A degree in international studies, whether through our Bachelor of Arts in International Studies (BAIS) major for undergraduates or our Master of Arts in International Studies (MAIS) program for graduate students, provides engaged world citizens with a new way of approaching global issues. Rather than through the lens of a single discipline like politics, sociology, anthropology, history, or economics, our interdisciplinary International Studies programs encourage students to explore their interests through the lenses of all these fields. Students learn to consider a variety of different theories, methodologies, and ideas that break down traditional disciplinary barriers. The interdisciplinary nature of our programs, coupled with the grounding in a liberal arts education, provides our students with critical thinking and analysis skills as well as extensive intercultural communication experience. Combined, these factors provide a bigger “toolbox” for students when it comes to life after graduation and is desirable for employers ranging from NGOs and advocacy groups, to government agencies and private corporations.

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There has been a great deal of discussion in the past few years about the benefit of a liberal arts education like that you can receive in the Bachelor’s and Master’s programs in International Studies at USF. Consistently, however, employers across a wide range of fields have come out in favor of the knowledge and skills students develop through the kind of critical, global, interdisciplinary programs we offer through our department. Even in fields like high tech, which is prevalent in the San Francisco Bay Area, CEOs consistently support liberal arts education (in fact one-third of Fortune 500 CEOs have liberal arts degrees!). A 2013 survey of over 300 employers by the American Association of Colleges and University found the following:

  • 93% of all employers surveyed cited a demonstrated capacity to think critically, communicate clearly, and solve complex problems with both short- and long- term approaches as the most important abilities they look for in new hires.
  • 95% of employers surveyed say that it is important that their new hires possess ethical judgment and integrity, intercultural skills, and the capacity for continued new learning.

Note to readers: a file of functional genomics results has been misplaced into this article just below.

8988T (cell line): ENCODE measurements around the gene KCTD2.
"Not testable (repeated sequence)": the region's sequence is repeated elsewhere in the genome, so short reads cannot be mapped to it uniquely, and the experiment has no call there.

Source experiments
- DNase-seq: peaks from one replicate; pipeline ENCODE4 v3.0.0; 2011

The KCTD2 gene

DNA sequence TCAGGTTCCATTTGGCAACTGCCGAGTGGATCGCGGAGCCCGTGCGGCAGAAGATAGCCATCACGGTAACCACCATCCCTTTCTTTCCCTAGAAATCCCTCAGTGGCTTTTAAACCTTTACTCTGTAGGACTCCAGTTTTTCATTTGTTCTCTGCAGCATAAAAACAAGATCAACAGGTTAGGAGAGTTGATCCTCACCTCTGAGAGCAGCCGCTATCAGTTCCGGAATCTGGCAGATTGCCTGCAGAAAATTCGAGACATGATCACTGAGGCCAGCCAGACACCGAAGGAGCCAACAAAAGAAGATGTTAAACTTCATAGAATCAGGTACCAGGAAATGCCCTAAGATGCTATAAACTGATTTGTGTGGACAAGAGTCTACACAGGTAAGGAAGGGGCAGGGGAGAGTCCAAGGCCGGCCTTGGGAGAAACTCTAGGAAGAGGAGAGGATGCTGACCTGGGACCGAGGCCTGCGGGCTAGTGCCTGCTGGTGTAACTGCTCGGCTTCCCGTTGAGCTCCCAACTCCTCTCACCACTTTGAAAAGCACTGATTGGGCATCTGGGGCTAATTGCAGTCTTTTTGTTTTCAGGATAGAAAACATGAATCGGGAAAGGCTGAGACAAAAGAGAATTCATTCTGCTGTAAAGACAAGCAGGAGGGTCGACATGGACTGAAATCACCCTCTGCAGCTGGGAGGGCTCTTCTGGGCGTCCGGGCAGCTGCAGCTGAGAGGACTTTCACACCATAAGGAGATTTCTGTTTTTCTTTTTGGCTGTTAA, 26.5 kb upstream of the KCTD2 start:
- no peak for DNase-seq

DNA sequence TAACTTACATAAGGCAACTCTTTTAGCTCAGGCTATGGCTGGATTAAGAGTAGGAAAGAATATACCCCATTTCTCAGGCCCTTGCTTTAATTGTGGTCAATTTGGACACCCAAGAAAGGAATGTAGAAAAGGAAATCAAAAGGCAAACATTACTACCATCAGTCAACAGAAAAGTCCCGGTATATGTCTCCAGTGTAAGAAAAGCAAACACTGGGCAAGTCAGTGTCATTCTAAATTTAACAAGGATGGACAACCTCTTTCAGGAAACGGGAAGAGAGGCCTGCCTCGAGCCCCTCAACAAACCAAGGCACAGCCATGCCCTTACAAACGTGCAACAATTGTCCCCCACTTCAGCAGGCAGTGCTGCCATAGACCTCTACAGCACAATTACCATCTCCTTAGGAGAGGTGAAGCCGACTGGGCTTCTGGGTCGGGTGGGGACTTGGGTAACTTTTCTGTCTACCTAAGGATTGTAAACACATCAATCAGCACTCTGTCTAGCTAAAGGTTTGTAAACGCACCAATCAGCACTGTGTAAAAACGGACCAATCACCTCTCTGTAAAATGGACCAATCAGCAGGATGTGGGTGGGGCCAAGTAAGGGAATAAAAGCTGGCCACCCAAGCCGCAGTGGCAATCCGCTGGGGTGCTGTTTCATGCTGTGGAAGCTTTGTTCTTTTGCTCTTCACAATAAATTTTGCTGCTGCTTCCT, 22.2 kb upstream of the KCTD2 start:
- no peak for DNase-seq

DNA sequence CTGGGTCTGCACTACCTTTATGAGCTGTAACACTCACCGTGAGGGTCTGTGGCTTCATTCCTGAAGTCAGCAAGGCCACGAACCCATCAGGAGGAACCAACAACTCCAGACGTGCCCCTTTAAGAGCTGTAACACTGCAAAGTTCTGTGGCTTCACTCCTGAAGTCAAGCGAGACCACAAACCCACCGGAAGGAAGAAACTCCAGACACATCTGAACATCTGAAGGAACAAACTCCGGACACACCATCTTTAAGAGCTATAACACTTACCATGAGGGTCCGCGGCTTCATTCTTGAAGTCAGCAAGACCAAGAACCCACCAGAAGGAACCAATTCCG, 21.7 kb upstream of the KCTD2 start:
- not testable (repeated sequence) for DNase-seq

• Collaborative problem-solving skills, internships, and community engagement were also strongly preferred by employers surveyed.

Each one of these skills and opportunities mentioned is something that we support and fully integrate into our Bachelor’s and Master’s programs. For our Master’s students, an internship requirement and a mixed-methods research class provide experience and tools that employers value. In the undergraduate program, study abroad programs (over 100 of which have internships included), our problem-centered research methods class, and opportunities such as serving as a Peer Advisor or working on the International Affairs Review offer opportunities to hone skills and integrate them with academic knowledge. The Department also offers numerous opportunities for all of our students to develop the breadth of their knowledge and the depth of their marketable skills, including workshops on resumes, applying to graduate school, vicarious trauma, developing expertise, and (coming soon!) grant writing and advocacy development.

Upon graduation, our students are desirable in a wide variety of fields. We currently have undergraduate and graduate alumni working in a diverse array of locations, including: Amnesty International, Apple, U.S. Department of State, Twitter, UNICEF, Youtube, United Nations Mine Action Service, NASA, International Rescue Committee, Special Olympics, Mama Hope, Spanish Ministry of Education, UN High Commissioner for Refugees, Fair Trade USA, Bulgarian Fulbright Commission, Morgan Stanley, and the World Affairs Council of Northern California. We also have alumni all over the world, creating a network of ISatUSF alumni who remain committed to our programs and our students. Get started on your future with us!